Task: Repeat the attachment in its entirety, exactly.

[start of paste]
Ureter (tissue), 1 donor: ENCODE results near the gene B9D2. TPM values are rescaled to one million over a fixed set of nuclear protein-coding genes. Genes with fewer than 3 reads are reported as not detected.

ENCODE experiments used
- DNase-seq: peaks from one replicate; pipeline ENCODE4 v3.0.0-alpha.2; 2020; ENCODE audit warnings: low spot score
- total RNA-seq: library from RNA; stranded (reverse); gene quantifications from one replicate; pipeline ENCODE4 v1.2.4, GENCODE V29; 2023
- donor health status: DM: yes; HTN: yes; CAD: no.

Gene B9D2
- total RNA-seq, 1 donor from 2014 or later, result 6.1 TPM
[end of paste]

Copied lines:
Ureter (tissue), 1 donor: ENCODE results near the gene B9D2. TPM values are rescaled to one million over a fixed set of nuclear protein-coding genes. Genes with fewer than 3 reads are reported as not detected.

ENCODE experiments used
- DNase-seq: peaks from one replicate; pipeline ENCODE4 v3.0.0-alpha.2; 2020; ENCODE audit warnings: low spot score
- total RNA-seq: library from RNA; stranded (reverse); gene quantifications from one replicate; pipeline ENCODE4 v1.2.4, GENCODE V29; 2023
- donor health status: DM: yes; HTN: yes; CAD: no.

Gene B9D2
- total RNA-seq, 1 donor from 2014 or later, result 6.1 TPM